Many of our Roman sisters and brothers are excited (or alarmed) about the apparently immanent arrival of the letter from Benedict XVI that will permit again the celebration of the old Latin service, at least as it was celebrated by Roman Catholic Christians throughout the world until the conclusion of Vatican II and its liturgical reforms. Those reforms were more than a bit of a mixed bag. Among Lutherans, Hermann Sasse could note with dismay that it seemed as if St. Zwingli presided over the liturgical reform! So a move back toward the old Tridentine mass is not something a Lutheran can view as entirely negative, not by a long shot.
This Lutheran watches from the sidelines with interest and sympathy. And I wonder.
You see, there is a parallel in a way with our own liturgy. If I may put it so, LSB contains both the results of the second Vatican Council and the liturgy prior to it. You can worship with Divine Service I or II and the revised three year lectionary, and the very heart of the council's reforms are yours (right down to the "and also with you"). Or you can worship with Divine Service III and the one year (better called the historic) lectionary and you are essentially worshipping in the manner that Lutherans in this country worshipped prior to the heady liturgical reforms in the middle of the 20th century - granted, not in Latin, but the Latin mass largely in direct translation (right down to the "and with thy spirit").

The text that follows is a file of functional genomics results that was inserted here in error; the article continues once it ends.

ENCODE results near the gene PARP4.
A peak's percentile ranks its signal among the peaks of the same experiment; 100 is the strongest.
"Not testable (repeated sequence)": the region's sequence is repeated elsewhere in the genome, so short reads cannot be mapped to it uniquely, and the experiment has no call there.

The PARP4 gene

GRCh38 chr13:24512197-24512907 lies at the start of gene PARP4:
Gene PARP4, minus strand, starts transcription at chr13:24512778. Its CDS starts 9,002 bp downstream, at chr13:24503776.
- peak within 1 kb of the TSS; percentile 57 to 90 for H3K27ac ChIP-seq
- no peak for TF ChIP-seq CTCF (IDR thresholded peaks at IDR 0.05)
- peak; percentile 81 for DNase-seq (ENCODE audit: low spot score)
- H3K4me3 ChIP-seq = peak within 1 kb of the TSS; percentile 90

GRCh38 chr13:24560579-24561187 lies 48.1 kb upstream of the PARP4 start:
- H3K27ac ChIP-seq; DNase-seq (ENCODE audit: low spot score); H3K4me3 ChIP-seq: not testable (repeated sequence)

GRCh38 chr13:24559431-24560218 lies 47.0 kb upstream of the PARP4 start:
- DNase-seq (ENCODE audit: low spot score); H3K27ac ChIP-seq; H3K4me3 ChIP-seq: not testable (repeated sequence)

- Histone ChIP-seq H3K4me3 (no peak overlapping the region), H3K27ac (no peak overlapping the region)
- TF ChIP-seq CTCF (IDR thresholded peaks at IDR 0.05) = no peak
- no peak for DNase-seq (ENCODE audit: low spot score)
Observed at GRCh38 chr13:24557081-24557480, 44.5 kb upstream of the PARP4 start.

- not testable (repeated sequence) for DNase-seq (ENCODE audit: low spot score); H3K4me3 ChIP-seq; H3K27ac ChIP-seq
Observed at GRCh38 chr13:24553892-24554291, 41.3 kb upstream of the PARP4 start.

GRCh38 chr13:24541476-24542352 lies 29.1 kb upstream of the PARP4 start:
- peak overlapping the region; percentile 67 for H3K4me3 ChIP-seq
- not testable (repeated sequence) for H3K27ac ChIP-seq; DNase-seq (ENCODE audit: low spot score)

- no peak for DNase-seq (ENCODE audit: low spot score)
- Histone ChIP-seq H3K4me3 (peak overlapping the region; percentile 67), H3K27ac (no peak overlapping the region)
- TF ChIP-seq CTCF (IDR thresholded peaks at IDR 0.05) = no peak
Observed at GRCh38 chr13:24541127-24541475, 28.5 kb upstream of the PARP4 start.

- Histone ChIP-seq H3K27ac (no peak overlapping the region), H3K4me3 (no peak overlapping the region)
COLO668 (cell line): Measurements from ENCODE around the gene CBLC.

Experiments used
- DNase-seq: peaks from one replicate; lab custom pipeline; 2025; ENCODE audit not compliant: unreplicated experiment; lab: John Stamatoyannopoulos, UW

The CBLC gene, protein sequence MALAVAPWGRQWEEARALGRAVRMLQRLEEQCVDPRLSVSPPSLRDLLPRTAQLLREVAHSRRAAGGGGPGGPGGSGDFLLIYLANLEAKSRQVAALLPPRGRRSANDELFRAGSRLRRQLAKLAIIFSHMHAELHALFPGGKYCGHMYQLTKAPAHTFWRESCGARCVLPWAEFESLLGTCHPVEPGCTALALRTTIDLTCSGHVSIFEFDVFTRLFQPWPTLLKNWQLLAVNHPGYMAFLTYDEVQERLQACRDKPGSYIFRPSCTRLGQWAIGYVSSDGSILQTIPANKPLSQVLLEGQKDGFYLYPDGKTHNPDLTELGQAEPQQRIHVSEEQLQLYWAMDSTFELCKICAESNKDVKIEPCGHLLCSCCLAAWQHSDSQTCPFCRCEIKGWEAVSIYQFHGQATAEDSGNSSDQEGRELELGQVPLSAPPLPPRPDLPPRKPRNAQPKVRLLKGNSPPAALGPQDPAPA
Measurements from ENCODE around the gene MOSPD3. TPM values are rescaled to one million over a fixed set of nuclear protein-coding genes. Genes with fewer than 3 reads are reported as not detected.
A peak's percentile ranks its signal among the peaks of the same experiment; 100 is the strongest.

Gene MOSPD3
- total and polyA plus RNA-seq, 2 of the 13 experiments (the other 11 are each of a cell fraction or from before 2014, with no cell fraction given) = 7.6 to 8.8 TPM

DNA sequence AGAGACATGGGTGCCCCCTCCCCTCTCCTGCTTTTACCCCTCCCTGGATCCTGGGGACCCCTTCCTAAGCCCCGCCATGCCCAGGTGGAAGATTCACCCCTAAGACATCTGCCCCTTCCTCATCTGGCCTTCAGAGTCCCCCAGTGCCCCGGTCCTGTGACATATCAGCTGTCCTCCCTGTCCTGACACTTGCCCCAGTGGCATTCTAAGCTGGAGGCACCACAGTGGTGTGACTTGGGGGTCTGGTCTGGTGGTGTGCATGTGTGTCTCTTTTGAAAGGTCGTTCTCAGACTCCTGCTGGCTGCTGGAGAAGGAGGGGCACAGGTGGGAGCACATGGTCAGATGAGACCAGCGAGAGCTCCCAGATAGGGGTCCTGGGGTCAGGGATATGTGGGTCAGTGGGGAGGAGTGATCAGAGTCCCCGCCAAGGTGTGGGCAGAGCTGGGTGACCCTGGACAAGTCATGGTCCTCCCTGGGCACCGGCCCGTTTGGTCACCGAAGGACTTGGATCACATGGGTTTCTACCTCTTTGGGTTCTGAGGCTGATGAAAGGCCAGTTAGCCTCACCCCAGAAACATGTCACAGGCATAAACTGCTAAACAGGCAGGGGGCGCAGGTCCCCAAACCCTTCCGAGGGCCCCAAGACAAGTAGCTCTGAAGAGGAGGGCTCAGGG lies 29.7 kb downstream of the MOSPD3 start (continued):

I confess to being a traditionalist in this regard. My parish at its sung Divine Services over the weekend uses only Divine Service 3. We still use the old calendar (gesimas and such, and yes, Visitation is coming up on July 2!) and the traditional collects to the traditional tones.
But we are not exclusively Vatican II, if you will. During Advent and Lent we use Evening Prayer (rather than Vespers) and this ordo owes much to the liturgical reforms. And at our Thursday Divine Services (spoken) which will begin in July, we'll be using Divine Service I.
Which is all to say to any Roman brothers or sisters who read this, I don't think the allowance of the old Tridentine mass will be a bad thing for Rome, not at all. It will restore much that was beautiful and lost with Vatican II. I trust it will counter the man-centered treatment of the liturgy and restore it as a prayer addressed to the All-holy Father through the Son and in the Spirit. But I hope that some of the best of Vatican II is not lost: celebration in the language of the people (at least for the Scripture readings and the sermon!), and the realization that there is more than one way to pray Eucharistically than the recitation of the Roman canon (that throughout much of the history of the Western church there have been other ways). Frankly, from my perspective, the ideal would be to see the old service rendered in the vernacular without all the changes that came with Vatican II. We can witness from our perspective, it is possible to live from the best of both pre and post the Council, and that is what we hope and pray for you and your parishes.